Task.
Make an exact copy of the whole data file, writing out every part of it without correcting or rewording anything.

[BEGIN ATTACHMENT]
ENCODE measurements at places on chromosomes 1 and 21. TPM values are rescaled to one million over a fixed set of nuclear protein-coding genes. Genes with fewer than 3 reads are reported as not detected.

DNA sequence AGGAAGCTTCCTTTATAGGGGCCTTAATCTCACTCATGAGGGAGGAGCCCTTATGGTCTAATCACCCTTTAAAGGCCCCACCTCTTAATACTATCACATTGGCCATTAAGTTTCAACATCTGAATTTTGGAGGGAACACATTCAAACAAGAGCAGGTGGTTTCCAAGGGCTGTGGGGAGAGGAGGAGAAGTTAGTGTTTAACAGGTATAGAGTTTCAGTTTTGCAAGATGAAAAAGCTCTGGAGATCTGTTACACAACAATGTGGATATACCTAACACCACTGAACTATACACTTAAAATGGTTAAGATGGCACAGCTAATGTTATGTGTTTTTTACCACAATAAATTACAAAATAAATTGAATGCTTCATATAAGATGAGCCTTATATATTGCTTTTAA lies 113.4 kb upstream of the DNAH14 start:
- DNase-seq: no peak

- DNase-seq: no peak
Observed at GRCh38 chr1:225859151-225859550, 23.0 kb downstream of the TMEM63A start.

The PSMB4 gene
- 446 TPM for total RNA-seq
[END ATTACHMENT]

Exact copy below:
ENCODE measurements at places on chromosomes 1 and 21. TPM values are rescaled to one million over a fixed set of nuclear protein-coding genes. Genes with fewer than 3 reads are reported as not detected.

DNA sequence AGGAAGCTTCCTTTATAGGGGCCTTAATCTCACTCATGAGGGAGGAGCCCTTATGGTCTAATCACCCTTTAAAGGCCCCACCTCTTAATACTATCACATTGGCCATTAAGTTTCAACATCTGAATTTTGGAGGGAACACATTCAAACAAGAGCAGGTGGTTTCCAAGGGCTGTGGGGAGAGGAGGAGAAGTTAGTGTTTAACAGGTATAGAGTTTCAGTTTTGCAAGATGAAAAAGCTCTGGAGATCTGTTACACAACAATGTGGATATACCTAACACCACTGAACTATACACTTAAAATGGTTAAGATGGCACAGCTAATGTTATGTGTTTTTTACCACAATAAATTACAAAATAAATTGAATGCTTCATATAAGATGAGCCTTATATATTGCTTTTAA lies 113.4 kb upstream of the DNAH14 start:
- DNase-seq: no peak

- DNase-seq: no peak
Observed at GRCh38 chr1:225859151-225859550, 23.0 kb downstream of the TMEM63A start.

The PSMB4 gene
- 446 TPM for total RNA-seq